The final product of evolution

December 7, 2007

Here is another sobering thought: we are not the final product of evolution. As a species that exists, reproduces and mutates, we too are subject to change over time.

So, what can we learn from this week’s discussion (here and here)? I would say several things:

First of all, Lucy and her kind have proven to be much more resilient than us, at least so far.
As a modern human species, we continue to evolve. Our children and our children’s children will continue to exhibit mutations that make them unique.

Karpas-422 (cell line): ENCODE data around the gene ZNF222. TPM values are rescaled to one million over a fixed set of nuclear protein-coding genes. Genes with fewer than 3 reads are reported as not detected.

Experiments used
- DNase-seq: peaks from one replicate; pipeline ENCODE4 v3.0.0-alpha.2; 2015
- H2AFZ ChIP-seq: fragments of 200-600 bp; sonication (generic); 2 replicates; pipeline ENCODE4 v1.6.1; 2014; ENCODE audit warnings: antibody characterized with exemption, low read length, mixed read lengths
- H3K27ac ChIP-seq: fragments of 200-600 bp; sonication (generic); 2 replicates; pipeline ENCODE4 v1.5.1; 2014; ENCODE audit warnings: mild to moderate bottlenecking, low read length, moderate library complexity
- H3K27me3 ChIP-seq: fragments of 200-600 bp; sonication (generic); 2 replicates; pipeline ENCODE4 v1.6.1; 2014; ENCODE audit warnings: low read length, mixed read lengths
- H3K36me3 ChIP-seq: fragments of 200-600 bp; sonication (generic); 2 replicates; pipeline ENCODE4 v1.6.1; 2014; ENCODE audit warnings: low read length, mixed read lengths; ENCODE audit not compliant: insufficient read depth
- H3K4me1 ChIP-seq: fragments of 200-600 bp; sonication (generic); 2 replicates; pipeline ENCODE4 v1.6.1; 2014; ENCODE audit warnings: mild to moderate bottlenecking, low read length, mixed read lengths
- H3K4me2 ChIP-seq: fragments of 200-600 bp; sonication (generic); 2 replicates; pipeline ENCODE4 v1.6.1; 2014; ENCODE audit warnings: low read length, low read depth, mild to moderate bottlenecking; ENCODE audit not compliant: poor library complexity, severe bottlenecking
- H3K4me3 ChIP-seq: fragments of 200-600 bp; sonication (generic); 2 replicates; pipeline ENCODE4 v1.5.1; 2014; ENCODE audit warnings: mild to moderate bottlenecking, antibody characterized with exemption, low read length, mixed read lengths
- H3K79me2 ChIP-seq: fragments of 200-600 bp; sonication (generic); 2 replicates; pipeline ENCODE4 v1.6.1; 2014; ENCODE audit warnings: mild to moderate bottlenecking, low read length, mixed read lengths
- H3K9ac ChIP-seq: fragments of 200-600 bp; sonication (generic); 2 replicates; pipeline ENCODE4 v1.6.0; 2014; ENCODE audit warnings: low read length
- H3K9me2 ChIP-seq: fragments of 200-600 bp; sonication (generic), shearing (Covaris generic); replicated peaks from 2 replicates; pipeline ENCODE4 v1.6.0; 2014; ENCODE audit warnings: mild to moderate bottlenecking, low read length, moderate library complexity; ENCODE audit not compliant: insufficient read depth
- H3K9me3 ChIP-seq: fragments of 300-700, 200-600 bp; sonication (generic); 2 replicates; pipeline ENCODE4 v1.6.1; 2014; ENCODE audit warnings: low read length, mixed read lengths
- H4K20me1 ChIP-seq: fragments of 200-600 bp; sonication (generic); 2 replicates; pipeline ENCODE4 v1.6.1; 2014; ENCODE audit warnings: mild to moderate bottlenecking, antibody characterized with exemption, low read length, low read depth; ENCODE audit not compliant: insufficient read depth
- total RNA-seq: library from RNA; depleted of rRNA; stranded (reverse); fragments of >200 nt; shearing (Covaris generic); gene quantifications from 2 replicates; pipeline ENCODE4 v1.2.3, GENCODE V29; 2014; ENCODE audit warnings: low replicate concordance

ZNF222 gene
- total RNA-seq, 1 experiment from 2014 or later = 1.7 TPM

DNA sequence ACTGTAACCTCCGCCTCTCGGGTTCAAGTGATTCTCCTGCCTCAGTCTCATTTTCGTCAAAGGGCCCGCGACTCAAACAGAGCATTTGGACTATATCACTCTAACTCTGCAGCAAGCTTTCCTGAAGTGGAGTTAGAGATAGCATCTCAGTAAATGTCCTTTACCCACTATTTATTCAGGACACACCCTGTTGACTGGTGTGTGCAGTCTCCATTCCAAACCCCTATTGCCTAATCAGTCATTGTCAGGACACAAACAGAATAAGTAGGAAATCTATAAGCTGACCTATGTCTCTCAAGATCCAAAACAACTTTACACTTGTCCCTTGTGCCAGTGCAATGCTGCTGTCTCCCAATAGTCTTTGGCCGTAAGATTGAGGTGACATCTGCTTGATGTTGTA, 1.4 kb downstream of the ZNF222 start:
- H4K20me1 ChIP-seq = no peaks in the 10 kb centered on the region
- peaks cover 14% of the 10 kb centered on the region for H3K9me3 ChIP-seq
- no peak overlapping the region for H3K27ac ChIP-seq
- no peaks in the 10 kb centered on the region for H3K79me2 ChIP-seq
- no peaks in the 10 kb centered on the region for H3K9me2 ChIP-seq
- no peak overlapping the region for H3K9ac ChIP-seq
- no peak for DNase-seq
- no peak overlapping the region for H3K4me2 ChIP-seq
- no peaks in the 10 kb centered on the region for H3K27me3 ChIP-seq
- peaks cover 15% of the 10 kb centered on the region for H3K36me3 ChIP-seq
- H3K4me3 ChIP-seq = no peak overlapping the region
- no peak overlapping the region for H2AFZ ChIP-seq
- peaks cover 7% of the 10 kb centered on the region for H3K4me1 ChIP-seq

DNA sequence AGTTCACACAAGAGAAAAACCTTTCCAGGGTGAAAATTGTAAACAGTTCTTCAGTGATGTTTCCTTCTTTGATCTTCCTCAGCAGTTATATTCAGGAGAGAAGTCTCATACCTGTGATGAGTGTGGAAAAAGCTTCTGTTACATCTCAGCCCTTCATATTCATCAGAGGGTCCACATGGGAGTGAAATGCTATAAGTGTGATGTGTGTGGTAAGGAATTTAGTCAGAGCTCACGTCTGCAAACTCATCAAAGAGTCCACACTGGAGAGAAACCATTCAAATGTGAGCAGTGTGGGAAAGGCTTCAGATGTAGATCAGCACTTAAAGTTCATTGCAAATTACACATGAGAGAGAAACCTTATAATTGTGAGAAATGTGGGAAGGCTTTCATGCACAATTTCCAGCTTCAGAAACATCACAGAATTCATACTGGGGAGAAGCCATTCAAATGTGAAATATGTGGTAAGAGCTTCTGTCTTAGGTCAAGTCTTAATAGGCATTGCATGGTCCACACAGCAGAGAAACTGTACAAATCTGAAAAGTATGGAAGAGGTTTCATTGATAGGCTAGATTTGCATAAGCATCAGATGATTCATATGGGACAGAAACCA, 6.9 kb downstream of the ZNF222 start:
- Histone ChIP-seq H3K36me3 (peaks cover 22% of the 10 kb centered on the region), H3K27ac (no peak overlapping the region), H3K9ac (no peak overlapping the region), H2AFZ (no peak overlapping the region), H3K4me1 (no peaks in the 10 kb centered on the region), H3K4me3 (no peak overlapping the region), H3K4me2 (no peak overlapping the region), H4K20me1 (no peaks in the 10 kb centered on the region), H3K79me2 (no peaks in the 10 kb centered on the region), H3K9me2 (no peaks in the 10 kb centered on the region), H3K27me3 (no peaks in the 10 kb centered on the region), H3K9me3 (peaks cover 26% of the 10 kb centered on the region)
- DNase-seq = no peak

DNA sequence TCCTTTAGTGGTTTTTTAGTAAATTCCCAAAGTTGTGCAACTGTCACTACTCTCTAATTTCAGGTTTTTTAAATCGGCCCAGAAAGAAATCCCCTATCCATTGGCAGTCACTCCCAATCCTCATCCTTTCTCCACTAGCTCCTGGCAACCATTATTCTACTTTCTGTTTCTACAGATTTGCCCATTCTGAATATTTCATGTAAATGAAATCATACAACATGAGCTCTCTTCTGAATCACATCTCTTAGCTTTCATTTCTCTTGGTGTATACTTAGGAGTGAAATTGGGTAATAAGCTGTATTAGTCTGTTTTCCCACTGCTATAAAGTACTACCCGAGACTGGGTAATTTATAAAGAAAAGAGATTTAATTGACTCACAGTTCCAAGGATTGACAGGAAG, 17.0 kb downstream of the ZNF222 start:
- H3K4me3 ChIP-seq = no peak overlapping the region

If enough time passes, this has the potential to change us as a species and it makes all of us participants in this never-ending process called evolution.
I’ll leave you with a question I like to pose to our visitors:

Do you think we will be able to survive another 400,000 years as a species, in order to be as successful as Lucy and her fellow Australopithecines?

Authored By Dirk Van Tuerenhout

As curator of anthropology, Dirk is responsible for the museum’s artifact collection and is involved in its temporary and permanent anthropology exhibits. Dirk is an expert in human cultures; he curates the Museum’s Hall of the Americas and specializes in native American cultures like the Aztec and Maya.

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